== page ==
The Queen's visit to Hull coincides with its year as city of culture, where creative events will take place in the city every day.
Her Majesty, The Queen visited Kingston upon Hull to mark its year as the United Kingdom's City of Culture.
The Queen arrived by train to Hull Railway Station, where she was greeted by the Lord-Lieutenant of East Riding and City of Culture Volunteers.
The UK City of Culture is given to a city in the UK for one year. The initiative, run by the Department of Culture, Media and Sport, is designed to give significant social and economic benefits to the area. The first UK City of Culture was Derry in Northern Ireland in 2013 and currently Coventry, Paisley, Stoke-on-Trent, Sunderland and Swansea are in the running to take on the title.
For 365 days, the city runs a programme of cultural events and creativity inspired by the city itself. So far over 1,500 events have taken place across the city – with more to come.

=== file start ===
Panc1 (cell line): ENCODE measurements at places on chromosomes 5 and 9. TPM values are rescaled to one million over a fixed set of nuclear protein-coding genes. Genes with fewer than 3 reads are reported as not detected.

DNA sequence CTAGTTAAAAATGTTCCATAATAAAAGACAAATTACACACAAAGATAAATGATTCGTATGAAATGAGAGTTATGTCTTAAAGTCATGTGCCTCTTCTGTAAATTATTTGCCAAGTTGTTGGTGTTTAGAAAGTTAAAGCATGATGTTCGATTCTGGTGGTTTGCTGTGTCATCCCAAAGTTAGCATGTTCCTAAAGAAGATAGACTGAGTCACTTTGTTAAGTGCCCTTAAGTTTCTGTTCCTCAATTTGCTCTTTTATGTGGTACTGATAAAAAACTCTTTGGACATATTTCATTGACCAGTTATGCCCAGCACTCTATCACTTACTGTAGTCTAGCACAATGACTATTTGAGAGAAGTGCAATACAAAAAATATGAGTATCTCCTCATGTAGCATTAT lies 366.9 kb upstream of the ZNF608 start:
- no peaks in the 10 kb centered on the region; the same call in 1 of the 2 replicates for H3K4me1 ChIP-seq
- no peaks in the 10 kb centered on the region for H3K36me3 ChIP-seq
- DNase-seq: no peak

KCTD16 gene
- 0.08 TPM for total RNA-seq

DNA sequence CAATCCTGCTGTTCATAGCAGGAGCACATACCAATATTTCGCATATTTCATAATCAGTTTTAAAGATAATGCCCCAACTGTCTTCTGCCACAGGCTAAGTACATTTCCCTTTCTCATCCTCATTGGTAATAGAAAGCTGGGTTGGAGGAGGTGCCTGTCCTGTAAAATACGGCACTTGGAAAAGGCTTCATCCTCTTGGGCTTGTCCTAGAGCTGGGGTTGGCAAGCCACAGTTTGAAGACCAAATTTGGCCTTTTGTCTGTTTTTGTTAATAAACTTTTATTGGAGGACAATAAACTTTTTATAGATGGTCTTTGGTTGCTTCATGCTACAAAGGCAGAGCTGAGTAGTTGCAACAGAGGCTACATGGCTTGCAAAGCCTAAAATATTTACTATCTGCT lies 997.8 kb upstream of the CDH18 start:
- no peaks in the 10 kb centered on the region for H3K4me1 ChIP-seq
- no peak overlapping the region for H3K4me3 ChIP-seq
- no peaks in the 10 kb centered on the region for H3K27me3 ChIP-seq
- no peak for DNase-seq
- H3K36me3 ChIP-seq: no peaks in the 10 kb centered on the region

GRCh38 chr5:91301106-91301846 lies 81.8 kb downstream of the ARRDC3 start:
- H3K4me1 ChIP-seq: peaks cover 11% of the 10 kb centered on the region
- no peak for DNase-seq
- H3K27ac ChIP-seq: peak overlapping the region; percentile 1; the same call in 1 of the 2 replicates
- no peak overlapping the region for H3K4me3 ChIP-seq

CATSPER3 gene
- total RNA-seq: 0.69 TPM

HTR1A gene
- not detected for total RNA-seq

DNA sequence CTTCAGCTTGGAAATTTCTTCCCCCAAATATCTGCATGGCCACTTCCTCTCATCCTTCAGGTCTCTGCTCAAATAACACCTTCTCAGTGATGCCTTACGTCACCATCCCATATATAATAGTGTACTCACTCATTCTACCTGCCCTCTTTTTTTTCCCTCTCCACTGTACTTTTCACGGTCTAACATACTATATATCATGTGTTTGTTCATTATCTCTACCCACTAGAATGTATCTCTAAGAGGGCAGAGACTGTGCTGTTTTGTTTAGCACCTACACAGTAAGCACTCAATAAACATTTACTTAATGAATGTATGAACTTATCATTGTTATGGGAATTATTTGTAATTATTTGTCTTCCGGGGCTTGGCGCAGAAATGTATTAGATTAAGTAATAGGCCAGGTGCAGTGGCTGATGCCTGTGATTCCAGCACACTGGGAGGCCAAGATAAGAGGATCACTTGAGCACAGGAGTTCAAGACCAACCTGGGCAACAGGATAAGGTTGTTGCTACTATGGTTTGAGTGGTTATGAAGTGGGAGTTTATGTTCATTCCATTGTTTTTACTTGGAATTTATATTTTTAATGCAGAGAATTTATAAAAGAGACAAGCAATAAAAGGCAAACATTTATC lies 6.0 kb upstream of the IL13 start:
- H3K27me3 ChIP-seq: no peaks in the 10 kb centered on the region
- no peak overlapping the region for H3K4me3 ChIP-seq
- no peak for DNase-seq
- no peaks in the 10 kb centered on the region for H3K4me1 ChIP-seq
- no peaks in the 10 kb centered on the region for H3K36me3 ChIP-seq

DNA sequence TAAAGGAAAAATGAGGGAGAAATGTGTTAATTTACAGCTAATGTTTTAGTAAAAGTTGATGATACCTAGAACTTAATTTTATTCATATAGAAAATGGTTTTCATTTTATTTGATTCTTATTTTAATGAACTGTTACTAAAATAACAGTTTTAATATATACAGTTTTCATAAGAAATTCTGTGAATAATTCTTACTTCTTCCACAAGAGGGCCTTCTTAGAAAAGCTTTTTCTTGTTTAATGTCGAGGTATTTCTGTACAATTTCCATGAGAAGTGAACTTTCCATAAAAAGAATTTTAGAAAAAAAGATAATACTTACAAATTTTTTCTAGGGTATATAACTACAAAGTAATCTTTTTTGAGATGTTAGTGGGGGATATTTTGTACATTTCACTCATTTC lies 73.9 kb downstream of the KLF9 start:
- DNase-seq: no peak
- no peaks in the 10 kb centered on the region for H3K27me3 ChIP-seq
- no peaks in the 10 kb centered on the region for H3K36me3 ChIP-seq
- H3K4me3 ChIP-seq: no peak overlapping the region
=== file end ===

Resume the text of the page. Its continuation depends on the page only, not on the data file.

Her Majesty unveiled a plaque to commemorate her visit during the City's 'Year of Culture' before commencing a short walkabout.
The Queen then visited Siemens Gamesa Renewable Energy Ltd – a wind turbine blade factory. Her Majesty also met school students involved in the 'Green Power' project which aims to inspire young people into a career in engineering by building and racing electric powered cars.
Lastly, The Queen visited University of Hull to officially open the Allam Medical Building which sits in the heart of the university's £28 million health campus. The University Vice-Chancellor took Her Majesty on a tour of the new facilities, meeting nursing care students and tutors and even visiting a operating theatre. The Queen also watched a training session on robotic mannequin patients. This training helps to develop the skills and confidence required to transition into a clinical setting.
Before leaving Hull, The Queen attended a private lunch with representatives from the university, Hull City of Culture and other dignitaries.